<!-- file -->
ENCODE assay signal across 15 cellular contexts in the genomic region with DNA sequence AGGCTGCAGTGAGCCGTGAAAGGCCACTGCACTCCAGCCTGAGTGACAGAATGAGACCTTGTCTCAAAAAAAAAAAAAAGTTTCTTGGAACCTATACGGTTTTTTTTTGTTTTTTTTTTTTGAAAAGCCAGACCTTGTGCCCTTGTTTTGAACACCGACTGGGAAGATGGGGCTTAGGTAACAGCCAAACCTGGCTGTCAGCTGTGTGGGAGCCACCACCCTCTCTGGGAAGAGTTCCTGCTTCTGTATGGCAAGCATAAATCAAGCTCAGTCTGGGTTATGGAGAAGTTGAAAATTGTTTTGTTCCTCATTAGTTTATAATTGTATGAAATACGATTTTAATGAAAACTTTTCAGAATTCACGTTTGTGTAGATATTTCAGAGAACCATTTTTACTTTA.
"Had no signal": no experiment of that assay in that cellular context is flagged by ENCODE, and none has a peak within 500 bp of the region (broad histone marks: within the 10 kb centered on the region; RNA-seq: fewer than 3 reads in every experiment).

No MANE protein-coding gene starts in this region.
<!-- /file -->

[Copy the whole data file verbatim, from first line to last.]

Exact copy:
ENCODE assay signal across 15 cellular contexts in the genomic region with DNA sequence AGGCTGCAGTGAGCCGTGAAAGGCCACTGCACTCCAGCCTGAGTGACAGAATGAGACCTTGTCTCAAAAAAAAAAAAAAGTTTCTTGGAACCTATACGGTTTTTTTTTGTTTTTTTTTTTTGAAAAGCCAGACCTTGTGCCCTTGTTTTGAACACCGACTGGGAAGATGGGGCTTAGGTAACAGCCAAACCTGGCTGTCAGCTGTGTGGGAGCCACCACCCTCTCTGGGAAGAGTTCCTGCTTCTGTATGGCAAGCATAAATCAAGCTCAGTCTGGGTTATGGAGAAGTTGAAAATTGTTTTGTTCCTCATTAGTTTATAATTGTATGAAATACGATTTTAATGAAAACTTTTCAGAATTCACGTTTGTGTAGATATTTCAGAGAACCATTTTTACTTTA.
"Had no signal": no experiment of that assay in that cellular context is flagged by ENCODE, and none has a peak within 500 bp of the region (broad histone marks: within the 10 kb centered on the region; RNA-seq: fewer than 3 reads in every experiment).

No MANE protein-coding gene starts in this region.